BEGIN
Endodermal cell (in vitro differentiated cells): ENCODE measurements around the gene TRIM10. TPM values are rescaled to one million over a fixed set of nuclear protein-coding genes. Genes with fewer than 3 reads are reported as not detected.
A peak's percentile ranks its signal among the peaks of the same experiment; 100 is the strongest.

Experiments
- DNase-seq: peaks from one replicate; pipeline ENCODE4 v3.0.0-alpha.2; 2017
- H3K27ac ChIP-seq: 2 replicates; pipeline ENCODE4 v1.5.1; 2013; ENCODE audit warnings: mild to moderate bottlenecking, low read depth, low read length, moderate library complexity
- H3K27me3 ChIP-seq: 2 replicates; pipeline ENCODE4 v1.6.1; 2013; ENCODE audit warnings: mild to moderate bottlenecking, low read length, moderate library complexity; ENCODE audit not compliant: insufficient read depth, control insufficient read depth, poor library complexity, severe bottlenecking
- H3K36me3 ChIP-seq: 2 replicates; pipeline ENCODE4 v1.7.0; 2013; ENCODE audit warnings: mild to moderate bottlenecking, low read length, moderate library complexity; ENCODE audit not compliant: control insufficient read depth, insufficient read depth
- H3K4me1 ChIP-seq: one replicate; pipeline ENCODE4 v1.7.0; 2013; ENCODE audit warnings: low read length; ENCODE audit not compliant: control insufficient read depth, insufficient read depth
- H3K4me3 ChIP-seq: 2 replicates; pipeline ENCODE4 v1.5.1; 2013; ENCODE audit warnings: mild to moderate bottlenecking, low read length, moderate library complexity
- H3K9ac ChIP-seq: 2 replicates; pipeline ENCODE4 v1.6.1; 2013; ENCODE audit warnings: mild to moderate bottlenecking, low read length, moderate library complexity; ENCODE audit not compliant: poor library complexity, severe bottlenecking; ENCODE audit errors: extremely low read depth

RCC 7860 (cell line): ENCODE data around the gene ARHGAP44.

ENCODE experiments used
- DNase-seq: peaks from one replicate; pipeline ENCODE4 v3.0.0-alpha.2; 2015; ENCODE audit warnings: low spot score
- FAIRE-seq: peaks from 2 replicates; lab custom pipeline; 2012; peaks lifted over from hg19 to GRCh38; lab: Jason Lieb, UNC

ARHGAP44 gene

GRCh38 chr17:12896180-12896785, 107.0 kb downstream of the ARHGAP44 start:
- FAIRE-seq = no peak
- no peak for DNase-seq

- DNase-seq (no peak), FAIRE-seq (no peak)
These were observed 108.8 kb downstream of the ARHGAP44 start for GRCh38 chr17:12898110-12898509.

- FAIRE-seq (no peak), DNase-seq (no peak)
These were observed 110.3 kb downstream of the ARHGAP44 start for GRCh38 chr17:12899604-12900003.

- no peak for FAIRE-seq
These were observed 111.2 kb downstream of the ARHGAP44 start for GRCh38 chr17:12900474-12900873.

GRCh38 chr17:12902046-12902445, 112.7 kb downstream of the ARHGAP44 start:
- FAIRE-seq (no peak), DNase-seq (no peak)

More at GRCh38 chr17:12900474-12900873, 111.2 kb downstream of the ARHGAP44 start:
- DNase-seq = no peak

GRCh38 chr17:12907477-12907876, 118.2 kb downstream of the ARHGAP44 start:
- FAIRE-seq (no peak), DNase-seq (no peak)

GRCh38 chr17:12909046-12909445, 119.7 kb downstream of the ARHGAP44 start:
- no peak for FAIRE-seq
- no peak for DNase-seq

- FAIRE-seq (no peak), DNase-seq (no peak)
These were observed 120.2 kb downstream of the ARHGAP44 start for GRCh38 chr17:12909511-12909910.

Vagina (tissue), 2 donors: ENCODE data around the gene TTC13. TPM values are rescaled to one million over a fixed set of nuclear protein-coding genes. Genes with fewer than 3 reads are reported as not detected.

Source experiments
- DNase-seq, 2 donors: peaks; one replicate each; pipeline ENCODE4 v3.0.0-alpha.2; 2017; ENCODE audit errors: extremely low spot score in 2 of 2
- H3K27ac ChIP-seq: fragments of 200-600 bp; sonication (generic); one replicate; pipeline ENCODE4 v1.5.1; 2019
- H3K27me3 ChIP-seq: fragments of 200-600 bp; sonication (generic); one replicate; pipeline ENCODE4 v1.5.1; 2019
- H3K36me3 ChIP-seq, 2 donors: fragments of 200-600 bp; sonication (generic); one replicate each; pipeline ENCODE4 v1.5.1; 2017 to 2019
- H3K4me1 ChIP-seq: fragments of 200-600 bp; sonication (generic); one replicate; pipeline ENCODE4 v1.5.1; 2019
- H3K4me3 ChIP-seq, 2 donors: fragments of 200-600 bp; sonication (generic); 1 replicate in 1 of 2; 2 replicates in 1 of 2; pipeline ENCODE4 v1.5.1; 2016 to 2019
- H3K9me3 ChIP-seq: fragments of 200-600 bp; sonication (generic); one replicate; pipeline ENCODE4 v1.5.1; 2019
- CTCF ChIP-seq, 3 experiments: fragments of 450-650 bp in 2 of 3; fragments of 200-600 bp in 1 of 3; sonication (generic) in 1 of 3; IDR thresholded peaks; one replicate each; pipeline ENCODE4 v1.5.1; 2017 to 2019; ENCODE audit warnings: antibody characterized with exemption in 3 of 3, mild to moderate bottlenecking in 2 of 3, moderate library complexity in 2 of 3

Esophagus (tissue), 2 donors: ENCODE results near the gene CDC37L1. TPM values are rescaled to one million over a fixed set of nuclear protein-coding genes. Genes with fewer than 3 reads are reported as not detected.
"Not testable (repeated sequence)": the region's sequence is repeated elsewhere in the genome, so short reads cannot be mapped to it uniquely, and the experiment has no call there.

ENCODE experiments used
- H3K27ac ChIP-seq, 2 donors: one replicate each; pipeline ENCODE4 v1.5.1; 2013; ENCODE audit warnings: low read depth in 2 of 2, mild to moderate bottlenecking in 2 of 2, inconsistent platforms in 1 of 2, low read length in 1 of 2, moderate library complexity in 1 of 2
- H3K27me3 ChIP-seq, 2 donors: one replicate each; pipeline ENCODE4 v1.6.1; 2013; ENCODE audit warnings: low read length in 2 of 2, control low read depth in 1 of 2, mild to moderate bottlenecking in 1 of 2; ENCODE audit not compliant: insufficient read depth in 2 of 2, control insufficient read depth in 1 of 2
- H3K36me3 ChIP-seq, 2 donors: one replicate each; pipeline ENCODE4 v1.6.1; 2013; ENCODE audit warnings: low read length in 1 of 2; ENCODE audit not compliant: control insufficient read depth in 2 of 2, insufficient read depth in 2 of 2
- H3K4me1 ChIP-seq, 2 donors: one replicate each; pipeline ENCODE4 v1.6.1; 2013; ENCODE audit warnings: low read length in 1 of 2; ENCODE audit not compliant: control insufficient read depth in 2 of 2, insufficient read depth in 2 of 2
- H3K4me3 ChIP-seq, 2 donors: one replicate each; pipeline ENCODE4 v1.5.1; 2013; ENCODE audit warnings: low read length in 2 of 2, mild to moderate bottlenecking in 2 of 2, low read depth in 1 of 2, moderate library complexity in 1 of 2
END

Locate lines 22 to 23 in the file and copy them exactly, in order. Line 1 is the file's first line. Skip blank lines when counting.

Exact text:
These were observed 110.3 kb downstream of the ARHGAP44 start for GRCh38 chr17:12899604-12900003.

- no peak for FAIRE-seq